Retail business owners, consider these two statistics:
- In less than 90 seconds, customers will size up your brand and form an opinion about it.
- According to Escalent, 95% of shoppers enter a store because of how they experience its exterior.
Designing a compelling storefront for your retail venue is key to drawing in customers. While you could outsource the task to a storefront design company, what about taking on the challenge yourself?
First, a few pros and cons of creating your own storefront design. After that, we’ll provide a few ideas on how to make a killer front.
The Pros of Designing Your Storefront Yourself
If you decide to design the exterior of your retail space, it will help greatly that you thoroughly understand your product or service.
There won’t be a middleman. You’ll work directly with contractors—if any are needed–and get the job done without overlap.
You’ll save on costs because you’re doing the design work solo.
You’ll start from a blank canvas and drive the whole project.
The Cons of Designing Yourself
If storefront design is outside your wheelhouse, you’ll likely omit important design components. These missing components may make a big difference in attracting your desired clientele.
If you’ve never planned and executed a storefront design, your lack of experience may result in a subpar experience for potential customers.
Designing your storefront could keep you from focusing on other important business tasks.
How to Design a Retail Storefront That Reels Them In
Spend some time looking at other storefronts—in the mall, in the shopping district, in magazines, and online. Look at what competitors are doing in their designs.
Notice what you like and dislike. What makes you respond? What leaves you cold? Take notes. Collect samples, where possible. Assemble a portfolio to refer to as you begin to design your own storefront.
Everything is fodder for your imagination.
What is Your Story?
Next figure out this piece. Create the narrative around your product or service and hang your storefront design on the hooks of the story. This is the big-picture stuff that guides your design concepts and ideas.
People buy and shop from emotion and need, so give them a story to respond to. Let it come from a genuine place so there’s the authenticity that people will relate to.
Distill the story with a few lines that are clear and straightforward.
Create an Experience Around the Story
You want your storefront to draw people in like a magnet. Create an experience for them by employing fixtures, props, and devices that tease people’s senses and envelope them in your story.
Use lighting, textures, aromas, and sound.
What will they see?
- Quotes and sayings on the windows
- Featured products inside the windows
- Sale items
- QR codes for menus, sale information, and product launches
- Flowers and planters
- String lights
- Sandwich boards
- Benches & chairs
- Natural textures in fabrics and coverings
- Metals, chrome, and glass
Be Singular in Focus
You’ve got a product or a service and a story. You’re creating an experience out of the story that resonates with passersby and makes them want to come inside.
This point—being singular in focus—is about being clear. No potential shopper should be confused about what you offer. Everything in your storefront should underscore the message of your brand.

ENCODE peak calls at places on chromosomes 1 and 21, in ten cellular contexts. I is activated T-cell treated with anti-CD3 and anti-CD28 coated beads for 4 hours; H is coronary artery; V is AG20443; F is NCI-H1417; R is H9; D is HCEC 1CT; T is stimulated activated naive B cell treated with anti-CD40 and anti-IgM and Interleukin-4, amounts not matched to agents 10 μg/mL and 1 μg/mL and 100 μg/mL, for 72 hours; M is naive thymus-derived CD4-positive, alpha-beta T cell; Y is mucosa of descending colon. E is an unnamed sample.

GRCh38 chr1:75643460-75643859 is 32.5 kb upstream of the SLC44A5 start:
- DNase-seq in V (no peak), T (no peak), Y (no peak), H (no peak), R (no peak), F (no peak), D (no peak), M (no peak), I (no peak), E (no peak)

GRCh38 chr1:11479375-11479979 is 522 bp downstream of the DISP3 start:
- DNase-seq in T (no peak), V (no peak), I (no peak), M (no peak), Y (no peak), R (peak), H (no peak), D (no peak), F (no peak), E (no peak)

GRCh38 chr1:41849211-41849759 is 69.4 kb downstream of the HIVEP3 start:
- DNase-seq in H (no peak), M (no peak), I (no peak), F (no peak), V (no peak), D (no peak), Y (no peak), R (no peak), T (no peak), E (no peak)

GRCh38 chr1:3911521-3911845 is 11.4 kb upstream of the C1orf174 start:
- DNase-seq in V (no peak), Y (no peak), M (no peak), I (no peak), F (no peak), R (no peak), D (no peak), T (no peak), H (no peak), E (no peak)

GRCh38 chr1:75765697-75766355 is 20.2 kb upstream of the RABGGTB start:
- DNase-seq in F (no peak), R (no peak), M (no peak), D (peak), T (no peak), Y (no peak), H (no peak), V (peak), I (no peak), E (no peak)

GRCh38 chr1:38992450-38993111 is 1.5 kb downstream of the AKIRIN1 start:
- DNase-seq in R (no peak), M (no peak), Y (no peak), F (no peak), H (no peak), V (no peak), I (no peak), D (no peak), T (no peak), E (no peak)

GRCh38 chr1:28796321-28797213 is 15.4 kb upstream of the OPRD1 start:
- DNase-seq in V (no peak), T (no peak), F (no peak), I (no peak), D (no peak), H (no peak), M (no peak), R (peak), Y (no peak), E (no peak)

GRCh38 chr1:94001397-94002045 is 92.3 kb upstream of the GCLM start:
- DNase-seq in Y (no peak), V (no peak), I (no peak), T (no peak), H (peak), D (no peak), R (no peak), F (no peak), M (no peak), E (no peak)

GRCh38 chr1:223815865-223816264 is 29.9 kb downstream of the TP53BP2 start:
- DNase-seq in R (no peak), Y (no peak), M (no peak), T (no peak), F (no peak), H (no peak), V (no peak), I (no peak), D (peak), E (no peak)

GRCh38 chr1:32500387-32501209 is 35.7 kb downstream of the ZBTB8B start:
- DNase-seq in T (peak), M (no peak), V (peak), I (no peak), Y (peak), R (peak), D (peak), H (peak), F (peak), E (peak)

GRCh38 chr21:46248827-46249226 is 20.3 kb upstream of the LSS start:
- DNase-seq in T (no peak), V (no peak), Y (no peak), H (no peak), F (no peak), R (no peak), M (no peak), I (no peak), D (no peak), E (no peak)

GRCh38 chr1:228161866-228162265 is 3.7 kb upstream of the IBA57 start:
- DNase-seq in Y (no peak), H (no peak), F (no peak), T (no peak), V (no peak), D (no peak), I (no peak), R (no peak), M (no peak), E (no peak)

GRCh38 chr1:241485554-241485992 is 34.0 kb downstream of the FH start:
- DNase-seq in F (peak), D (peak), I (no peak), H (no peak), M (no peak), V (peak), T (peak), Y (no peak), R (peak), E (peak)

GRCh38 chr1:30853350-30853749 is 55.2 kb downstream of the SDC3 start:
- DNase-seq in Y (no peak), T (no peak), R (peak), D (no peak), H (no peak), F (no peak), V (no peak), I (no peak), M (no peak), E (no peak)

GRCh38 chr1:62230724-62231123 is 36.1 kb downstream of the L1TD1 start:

Be sure people can tell quickly what kind of store you have. Is the store name easy to see? Do displays align with signage and the store name? Do seasonal or holiday displays maintain your brand message?
Don’t Be Afraid to Target a Specific Audience
Your product or service won’t appeal to everyone on the planet. Don’t dilute the effectiveness of your storefront design by trying to reach every shopper.
Who is your target audience? Study and understand it. Know the behaviors, values, interests, opinions, and lifestyles of the people who comprise this demographic. This knowledge will help you tailor your storefront design for maximum effectiveness.
This might seem like an obvious tip, but we mention it, nevertheless. In your storefront design, incorporate touches that invite people and make them feel welcome. Music, signs that say “welcome” or “come in,” a strip of red carpet extending from the entry, an open door—these things can make potential customers feel wanted, included, and invited.
Extend the Storefront to the Street
Whether your storefront is literally in front of a roadway or it’s inside a mall, within regulation parameters, utilize the square footage outside the walls and windows. Do something to make people curious and to slow their pace.
Maybe a seating area will work. Or a seating area combined with a dynamic display or activity.
Got a bookstore? Place a person outside in an overstuffed chair to read a children’s book out loud. Put a few stools there for kids to sit on. Got a gadget shop? Set some devices loose out front—monitored, of course. Accessories? Take displays outside. Clothing? Hang some sale items on racks beside the door.
If You Decide to Hire a Storefront Design Company
This article supplies ideas and concepts for designing a storefront yourself. Don’t be discouraged, though, if you get partway into the process of designing your storefront and then get stuck. Or realize that your time is better spent on other business tasks while professionals create your exterior façade.
A good storefront design company will bring resources, expertise, and experience to your project.
Contact PureAlchemy to Design Your Storefront
Our design team has provided storefront solutions for many business owners over the past decade, and we would love to help you with yours. We specialize in melding the key components that will tell your story, herald your brand, and invite customers into your retail space.